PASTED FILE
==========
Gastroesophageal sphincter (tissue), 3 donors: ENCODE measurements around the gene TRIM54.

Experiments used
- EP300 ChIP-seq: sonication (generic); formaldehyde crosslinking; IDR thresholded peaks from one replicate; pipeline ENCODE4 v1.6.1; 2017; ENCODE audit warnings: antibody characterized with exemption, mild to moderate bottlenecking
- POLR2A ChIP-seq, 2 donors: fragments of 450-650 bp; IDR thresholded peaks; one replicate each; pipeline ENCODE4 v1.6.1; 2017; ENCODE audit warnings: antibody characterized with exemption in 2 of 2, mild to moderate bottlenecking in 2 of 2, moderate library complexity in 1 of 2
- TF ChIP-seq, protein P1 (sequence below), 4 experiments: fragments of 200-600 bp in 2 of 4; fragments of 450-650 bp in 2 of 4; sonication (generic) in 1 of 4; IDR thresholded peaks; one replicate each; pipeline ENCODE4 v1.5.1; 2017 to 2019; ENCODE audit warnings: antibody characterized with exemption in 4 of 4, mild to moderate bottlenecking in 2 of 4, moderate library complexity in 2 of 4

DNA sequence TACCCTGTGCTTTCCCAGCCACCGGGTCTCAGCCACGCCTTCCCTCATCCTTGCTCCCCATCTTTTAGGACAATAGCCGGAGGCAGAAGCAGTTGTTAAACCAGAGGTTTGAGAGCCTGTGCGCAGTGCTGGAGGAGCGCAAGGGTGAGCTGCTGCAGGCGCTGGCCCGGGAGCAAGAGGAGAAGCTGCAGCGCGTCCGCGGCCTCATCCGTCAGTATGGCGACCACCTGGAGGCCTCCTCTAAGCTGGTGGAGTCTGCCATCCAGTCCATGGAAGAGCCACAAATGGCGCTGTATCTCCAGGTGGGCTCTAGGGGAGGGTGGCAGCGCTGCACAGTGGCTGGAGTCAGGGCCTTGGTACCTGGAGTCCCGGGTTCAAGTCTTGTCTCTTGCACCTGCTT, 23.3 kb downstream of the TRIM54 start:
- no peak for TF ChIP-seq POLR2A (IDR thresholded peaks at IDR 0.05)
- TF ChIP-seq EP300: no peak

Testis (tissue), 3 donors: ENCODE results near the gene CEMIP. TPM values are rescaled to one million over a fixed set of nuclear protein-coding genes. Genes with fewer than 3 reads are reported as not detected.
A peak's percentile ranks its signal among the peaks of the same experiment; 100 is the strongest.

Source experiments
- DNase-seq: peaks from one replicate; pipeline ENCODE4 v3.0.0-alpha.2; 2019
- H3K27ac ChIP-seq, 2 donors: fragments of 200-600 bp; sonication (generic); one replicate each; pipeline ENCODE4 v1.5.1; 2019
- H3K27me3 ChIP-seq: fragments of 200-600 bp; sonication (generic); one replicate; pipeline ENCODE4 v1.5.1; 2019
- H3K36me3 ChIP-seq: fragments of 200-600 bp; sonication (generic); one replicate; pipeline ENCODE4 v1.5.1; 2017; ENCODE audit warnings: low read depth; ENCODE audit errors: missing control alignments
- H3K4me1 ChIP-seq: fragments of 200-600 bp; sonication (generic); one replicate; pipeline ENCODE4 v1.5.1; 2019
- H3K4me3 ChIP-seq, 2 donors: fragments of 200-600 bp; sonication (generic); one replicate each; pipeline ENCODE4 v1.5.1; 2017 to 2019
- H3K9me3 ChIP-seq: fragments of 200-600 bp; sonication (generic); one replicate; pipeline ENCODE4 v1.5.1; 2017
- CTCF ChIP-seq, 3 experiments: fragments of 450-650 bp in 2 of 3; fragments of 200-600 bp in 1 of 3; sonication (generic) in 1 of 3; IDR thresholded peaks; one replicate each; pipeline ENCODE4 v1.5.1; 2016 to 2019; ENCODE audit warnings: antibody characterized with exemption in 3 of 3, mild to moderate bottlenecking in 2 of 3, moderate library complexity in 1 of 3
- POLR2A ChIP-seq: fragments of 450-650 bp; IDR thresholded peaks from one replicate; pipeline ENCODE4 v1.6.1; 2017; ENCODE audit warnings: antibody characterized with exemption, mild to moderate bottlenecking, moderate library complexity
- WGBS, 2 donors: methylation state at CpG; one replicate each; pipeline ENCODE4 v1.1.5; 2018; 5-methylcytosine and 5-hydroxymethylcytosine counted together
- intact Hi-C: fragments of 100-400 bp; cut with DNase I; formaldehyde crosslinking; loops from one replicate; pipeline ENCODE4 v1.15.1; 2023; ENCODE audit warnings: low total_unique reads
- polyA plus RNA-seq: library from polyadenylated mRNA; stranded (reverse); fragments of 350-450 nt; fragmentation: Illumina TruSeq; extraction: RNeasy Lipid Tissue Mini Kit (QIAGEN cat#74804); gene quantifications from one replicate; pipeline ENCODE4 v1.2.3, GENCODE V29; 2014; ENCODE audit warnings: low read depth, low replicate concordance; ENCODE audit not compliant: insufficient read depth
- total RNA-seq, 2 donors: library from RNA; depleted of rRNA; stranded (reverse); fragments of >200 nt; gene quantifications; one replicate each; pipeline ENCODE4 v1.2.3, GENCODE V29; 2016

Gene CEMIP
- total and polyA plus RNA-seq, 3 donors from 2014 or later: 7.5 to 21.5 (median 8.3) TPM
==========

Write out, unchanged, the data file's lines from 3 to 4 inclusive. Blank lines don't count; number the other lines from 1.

- EP300 ChIP-seq: sonication (generic); formaldehyde crosslinking; IDR thresholded peaks from one replicate; pipeline ENCODE4 v1.6.1; 2017; ENCODE audit warnings: antibody characterized with exemption, mild to moderate bottlenecking
- POLR2A ChIP-seq, 2 donors: fragments of 450-650 bp; IDR thresholded peaks; one replicate each; pipeline ENCODE4 v1.6.1; 2017; ENCODE audit warnings: antibody characterized with exemption in 2 of 2, mild to moderate bottlenecking in 2 of 2, moderate library complexity in 1 of 2